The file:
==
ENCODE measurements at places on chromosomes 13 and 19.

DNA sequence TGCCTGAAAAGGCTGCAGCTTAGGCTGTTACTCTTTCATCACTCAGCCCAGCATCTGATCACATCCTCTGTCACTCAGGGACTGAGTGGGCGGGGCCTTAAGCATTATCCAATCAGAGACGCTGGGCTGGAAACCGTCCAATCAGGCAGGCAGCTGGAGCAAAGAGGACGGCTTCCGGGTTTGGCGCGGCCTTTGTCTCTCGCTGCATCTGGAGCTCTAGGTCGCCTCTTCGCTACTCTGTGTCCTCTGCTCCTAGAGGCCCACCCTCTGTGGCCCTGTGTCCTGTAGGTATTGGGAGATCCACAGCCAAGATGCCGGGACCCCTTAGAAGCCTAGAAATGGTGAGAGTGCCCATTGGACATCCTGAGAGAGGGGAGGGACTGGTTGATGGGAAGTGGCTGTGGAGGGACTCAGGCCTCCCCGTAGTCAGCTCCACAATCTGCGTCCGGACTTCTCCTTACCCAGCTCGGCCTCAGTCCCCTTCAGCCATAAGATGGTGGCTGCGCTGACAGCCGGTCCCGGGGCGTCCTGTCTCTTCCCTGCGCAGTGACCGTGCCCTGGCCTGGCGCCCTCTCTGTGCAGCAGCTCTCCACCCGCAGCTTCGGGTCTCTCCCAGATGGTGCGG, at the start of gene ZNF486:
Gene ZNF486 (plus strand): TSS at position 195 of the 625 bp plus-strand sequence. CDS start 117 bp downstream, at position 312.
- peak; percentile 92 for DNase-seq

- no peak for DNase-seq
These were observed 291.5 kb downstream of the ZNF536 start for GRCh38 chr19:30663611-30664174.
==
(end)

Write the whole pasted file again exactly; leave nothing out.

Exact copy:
ENCODE measurements at places on chromosomes 13 and 19.

DNA sequence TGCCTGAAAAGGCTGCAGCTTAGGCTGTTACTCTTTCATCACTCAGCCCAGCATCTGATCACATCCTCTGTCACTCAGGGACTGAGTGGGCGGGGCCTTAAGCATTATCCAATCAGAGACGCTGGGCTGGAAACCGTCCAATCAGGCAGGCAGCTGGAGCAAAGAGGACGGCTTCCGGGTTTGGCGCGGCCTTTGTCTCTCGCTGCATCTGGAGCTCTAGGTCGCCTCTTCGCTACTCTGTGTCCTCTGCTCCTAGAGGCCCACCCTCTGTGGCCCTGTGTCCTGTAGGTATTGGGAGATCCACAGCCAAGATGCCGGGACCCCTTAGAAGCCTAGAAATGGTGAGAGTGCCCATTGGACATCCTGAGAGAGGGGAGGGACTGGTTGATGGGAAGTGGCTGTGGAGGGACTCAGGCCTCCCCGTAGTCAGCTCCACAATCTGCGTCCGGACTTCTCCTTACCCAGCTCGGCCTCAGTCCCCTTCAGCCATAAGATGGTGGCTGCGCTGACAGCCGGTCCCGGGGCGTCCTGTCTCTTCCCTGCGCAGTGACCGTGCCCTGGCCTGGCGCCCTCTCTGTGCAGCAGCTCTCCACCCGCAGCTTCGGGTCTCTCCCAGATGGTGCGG, at the start of gene ZNF486:
Gene ZNF486 (plus strand): TSS at position 195 of the 625 bp plus-strand sequence. CDS start 117 bp downstream, at position 312.
- peak; percentile 92 for DNase-seq

- no peak for DNase-seq
These were observed 291.5 kb downstream of the ZNF536 start for GRCh38 chr19:30663611-30664174.